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Author Topic: FTD - Access Control Policy - Implicit Deny any any  (Read 23878 times)

Offline LoboPR

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FTD - Access Control Policy - Implicit Deny any any
« on: April 16, 2024, 08:38:01 AM »
Hi,
I come from the ASA side of firewalls. Have a few questions.
1- In the ASA ACL you would have an implicit Deny any any at the end of the ACL. That would block all traffic not explicitly permitted in the ACL. Best practice would be to enter it as an ACE at the last position with the log option.

Is this the same with the ACP on the FTD?

2-With just configuring NAT on the ASA. The traffic from the higher security level can pass to the lever security lever (ex inside (100) outside (0))

On the FTD I notice that the security levels are all level 0 and no place to change this.

Do we have to explicitly permit outgoing traffic before the deny?

Thanks,

Offline MC

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Re: FTD - Access Control Policy - Implicit Deny any any
« Reply #1 on: April 18, 2024, 07:45:28 PM »
1. Access Policy in FTD has a configurable default rule at the bottom. You can set it to deny or allow.

2. There is no concept of Security Level in FTD. All interfaces would show as 0 on CLI. You need to create a zone, assign to each interface, and come up with an Access Policy that will control traffic between zone. By default, traffic is not allowed between interfaces.

Offline LoboPR

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Re: FTD - Access Control Policy - Implicit Deny any any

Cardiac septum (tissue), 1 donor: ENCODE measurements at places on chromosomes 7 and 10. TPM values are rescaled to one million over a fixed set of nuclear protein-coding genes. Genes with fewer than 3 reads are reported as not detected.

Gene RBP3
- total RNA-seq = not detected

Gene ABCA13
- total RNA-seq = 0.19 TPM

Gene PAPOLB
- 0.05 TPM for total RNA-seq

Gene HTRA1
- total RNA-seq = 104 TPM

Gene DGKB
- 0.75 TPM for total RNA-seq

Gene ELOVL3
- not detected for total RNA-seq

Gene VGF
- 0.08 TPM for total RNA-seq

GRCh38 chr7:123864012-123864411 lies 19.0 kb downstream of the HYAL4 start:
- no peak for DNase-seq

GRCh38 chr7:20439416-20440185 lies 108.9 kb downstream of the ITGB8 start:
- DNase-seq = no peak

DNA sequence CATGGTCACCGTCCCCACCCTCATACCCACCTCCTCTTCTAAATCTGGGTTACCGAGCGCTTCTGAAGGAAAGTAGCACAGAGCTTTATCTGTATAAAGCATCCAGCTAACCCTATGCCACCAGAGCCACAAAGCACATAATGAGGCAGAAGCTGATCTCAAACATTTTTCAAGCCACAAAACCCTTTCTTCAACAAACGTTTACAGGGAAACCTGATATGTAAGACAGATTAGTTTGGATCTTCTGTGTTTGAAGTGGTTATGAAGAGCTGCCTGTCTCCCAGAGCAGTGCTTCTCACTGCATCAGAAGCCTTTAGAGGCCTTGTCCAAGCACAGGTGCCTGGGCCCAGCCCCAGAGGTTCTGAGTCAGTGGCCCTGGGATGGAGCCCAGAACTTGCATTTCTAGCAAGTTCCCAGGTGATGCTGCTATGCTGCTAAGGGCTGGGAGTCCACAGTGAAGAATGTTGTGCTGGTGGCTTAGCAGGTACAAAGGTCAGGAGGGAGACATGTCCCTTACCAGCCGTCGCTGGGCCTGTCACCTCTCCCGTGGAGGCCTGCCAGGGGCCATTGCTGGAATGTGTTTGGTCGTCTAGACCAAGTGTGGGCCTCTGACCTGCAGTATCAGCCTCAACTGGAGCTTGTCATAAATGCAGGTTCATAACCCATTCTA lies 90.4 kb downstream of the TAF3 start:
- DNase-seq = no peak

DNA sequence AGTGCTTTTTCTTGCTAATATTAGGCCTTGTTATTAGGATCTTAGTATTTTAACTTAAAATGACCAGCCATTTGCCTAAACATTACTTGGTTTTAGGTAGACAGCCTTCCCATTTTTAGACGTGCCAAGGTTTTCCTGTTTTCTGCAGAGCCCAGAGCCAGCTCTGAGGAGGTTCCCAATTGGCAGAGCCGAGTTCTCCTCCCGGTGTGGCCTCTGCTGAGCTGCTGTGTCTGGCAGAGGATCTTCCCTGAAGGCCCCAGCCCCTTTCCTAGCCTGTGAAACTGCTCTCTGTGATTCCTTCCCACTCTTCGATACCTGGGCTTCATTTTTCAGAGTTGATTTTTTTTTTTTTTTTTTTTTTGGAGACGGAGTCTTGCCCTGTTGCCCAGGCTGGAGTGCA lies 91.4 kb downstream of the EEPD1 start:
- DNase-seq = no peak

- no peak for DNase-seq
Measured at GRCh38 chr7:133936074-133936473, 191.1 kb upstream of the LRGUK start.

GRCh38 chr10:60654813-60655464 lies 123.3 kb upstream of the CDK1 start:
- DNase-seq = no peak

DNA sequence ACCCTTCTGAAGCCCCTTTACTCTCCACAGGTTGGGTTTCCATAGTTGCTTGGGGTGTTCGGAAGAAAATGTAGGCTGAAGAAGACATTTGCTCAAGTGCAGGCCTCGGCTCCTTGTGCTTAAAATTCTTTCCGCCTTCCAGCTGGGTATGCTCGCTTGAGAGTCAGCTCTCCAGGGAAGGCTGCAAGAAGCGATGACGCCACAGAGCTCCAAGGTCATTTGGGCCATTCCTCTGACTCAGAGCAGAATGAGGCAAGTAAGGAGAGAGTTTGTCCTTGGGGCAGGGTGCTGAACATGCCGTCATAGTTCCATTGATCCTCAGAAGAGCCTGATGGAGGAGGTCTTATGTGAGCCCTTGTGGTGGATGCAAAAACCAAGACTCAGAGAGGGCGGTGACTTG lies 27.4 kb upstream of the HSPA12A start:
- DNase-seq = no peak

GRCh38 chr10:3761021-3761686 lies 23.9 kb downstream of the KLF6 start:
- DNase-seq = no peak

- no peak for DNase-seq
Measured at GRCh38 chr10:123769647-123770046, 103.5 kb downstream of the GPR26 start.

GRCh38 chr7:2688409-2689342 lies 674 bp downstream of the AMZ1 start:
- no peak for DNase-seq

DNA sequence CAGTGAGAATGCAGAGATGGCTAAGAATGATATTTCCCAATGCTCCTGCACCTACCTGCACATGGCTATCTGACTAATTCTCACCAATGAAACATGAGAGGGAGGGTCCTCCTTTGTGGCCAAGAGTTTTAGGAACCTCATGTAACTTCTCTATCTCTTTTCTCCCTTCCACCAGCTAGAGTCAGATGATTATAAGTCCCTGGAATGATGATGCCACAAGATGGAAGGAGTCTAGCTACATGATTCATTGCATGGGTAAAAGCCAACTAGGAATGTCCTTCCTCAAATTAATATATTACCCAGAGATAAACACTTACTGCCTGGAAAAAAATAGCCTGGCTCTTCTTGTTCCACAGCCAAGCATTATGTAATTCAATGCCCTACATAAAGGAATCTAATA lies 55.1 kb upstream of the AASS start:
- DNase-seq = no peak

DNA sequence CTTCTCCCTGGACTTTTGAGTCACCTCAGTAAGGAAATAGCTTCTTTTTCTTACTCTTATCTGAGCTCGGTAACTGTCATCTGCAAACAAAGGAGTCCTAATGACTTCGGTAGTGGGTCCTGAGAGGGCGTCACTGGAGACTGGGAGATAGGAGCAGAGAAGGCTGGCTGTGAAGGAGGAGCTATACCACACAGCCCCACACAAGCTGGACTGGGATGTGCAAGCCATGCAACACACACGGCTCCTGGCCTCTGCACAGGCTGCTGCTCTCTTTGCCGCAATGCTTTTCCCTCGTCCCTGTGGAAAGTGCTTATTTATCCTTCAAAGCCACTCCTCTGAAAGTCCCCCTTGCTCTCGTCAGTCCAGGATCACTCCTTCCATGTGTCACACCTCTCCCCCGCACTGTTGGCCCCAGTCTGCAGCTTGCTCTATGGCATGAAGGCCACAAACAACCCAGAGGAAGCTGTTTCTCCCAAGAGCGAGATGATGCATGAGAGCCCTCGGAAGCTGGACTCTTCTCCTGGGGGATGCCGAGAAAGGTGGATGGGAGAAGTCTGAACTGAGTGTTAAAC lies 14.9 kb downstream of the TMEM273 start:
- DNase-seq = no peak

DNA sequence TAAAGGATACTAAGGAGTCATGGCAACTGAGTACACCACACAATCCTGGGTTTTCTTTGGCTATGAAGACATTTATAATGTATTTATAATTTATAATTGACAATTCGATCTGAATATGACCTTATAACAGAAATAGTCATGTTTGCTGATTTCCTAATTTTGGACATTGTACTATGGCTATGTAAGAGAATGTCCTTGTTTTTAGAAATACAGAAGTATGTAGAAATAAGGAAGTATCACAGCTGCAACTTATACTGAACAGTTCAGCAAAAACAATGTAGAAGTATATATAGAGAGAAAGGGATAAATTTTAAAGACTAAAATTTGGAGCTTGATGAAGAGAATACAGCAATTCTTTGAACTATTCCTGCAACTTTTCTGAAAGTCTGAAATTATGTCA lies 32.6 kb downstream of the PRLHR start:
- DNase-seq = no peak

« Reply #2 on: April 19, 2024, 11:27:19 AM »
Ok,

So what would be like the best practice:

First Pre-filters - Like you mention on the video training. Then
ACP:
1- Allow inbound traffic to static NAT (inside Servers)
2- Monitor - all Traffic (for discovery)
3- Allow outgoing traffic from users (Url, application, malware and IPS)
4- Deny Any Any
 
Does the stateful feature still apply?
If I allow a packet to go out, would the return traffic make it in?)

Offline MC

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Re: FTD - Access Control Policy - Implicit Deny any any
« Reply #3 on: April 21, 2024, 09:13:05 PM »
Pre-filter is like an interface ACL. It can only match IP/Port/Protocol and is stateless so it should only be used to match simple traffic and has rules that are fairly static.

For ACP, traffic is matched by zone pair first so their orders do not really matter. Within the same zone pair, more specific rules should go to the top. ACP is always stateful.

 

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